So, what’s a BBYO convention like?
Read this story in the Cleveland Jewish News.
Between April 30 and May 3, the Ohio Northern Region of BBYO held its annual spring convention. To learn more about the largest regional BBYO event, CJN Teen Talk Editor Cathy Perloff talked with Giliann Karon, one of the events coordinators. Karon is a junior at Laurel School in Shaker Heights and attends The Temple-Tifereth Israel in Beachwood and Cleveland.
What was the purpose of the convention?
To elect a regional board so they can come together for more programming, specifically more Jewish programming. Judaism wasn’t the main focus of this convention. The focus was to elect the new regional board and skill building, which we touched on in some of the programming as well.
What kinds of activities take place at the convention?
The elections take about seven hours. The first hour is question and answer for all the candidates. Then each candidate will give a 10-minute for a position for more questions and answers possibly and to give their speech. The voting takes a little while. The elections are only one day. Thursday night is just a little bit of programming. The majority of Friday is elections and there is a more programming at night. Saturday is electives; so each of the coordinators plan their electives and there is also steering committee which helps out with the convention. And then there’s the Saturday morning Torah service.
How did this year differ from conventions past?
It’s very similar in that sense. Each convention has a new identity. Each group of coordinators gives the convention a new personality because we put so much of ourselves into conventions. For example, I led a sisterhood programing that focused on girl-hate because I’m a big feminist which is widely known in the region. We had a mock Knesset election because one of the other coordinators is really into politics.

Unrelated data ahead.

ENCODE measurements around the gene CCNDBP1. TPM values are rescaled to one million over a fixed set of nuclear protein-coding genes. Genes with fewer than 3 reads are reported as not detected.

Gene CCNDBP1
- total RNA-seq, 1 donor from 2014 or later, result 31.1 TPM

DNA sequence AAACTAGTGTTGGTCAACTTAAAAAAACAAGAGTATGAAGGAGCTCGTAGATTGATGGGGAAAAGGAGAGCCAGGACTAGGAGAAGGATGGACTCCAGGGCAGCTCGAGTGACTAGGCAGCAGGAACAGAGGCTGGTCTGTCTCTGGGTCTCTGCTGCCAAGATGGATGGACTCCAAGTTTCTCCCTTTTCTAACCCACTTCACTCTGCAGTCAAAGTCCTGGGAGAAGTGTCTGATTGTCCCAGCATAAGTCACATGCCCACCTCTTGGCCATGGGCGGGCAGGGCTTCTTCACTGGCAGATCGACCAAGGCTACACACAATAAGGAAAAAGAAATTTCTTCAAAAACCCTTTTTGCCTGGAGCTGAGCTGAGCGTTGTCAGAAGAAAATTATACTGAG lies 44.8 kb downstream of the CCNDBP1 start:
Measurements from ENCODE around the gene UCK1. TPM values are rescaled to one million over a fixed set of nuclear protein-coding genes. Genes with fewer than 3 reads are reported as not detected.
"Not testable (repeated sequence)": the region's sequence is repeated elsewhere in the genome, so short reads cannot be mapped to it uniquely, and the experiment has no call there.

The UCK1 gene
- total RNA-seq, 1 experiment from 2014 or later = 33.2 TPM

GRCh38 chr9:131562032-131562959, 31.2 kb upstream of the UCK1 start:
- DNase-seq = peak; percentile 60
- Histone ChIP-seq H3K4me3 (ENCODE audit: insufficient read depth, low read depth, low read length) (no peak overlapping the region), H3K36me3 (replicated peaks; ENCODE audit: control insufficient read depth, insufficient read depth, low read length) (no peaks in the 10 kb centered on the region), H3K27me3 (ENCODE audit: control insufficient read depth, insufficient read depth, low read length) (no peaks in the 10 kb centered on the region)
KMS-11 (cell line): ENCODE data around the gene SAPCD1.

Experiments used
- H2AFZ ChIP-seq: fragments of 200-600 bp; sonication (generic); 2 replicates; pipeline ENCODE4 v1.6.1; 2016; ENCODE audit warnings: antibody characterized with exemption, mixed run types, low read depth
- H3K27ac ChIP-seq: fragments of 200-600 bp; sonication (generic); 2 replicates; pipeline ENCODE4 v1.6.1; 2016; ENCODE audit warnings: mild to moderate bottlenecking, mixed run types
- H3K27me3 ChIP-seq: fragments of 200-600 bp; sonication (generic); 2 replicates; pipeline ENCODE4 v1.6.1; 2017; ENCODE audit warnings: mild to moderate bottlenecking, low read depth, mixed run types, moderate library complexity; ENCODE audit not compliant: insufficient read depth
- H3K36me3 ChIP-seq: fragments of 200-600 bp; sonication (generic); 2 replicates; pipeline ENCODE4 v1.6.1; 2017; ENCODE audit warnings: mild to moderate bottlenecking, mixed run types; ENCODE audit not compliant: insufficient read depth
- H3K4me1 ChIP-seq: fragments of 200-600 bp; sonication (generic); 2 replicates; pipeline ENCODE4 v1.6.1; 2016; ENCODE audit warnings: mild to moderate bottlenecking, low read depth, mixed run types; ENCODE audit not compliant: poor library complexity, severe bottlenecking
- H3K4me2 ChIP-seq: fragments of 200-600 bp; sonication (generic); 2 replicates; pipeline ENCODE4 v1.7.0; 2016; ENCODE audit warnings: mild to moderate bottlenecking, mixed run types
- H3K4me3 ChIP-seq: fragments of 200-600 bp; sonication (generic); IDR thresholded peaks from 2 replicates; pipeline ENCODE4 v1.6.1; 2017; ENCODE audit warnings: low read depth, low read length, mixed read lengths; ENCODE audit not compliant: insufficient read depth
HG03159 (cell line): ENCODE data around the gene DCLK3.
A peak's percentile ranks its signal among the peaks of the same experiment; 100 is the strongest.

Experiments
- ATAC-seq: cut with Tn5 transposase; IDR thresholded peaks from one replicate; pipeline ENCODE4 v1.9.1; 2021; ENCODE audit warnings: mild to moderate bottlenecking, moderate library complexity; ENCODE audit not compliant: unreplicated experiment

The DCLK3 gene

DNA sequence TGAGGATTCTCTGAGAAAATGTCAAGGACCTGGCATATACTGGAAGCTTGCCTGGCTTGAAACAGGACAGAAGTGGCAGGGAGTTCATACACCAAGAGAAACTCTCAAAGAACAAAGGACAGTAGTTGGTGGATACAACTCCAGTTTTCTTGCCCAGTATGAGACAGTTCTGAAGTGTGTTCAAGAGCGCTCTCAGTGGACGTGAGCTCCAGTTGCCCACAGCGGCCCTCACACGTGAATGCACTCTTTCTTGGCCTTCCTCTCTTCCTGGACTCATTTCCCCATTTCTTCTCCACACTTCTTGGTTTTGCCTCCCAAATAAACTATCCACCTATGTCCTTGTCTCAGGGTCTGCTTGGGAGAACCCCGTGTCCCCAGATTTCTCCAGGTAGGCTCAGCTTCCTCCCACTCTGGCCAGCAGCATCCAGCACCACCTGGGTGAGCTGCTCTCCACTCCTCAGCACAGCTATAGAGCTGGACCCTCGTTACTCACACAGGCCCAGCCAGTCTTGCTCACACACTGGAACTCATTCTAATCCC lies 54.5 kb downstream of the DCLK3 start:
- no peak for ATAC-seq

Does everyone at the convention have a leadership role or are there simply participants?
The majority of the people there are participants. They don’t have leadership opportunities within the convention itself. But BBYO does a really good job at presenting lots of opportunities for every kid whether it be in their specific chapters or in the region as a whole.
Did the convention honor deceased senior regional director Todd Kay in any way?
We did at the convention that was a week or so after he passed away. At this particular convention, there’s a banquet Saturday night and awards are given out and parents are invited. So the we had the Kay family speak and that in itself honored him. Also, ONR has a basketball league and Kay always wore No. 23 because he was a big sports fan and because 23 is the number of our region. And in honor of his passing, the regional office chose to retire his number and all the jerseys he has with No. 23 on them will be saved and given to his sons. A lot of the staff mentioned Todd in their speeches because he was really close to all of us.
Given that the purpose of this convention is elections did the fact that not everyone can win the election affect people’s enjoyment at the convention?
I ran for a position and lost; it’s not worth losing sleep about it. People were sad over elections but it didn’t affect elections as a whole.
What was your favorite memory from the convention as a whole?
There’s so many, it’s hard to put my finger on one. I liked seeing everyone so happy all the time, especially at the end of the convention when everyone was posting online about how much fun they had this weekend. It was so fulfilling to know I was part of that. Of course at the regional office you play a huge part. We have fun at any convention but it was fulfilling to know that I had played a part in that. It was very hard to do. It required a lot of time and a lot of energy. But it was absolutely worth it.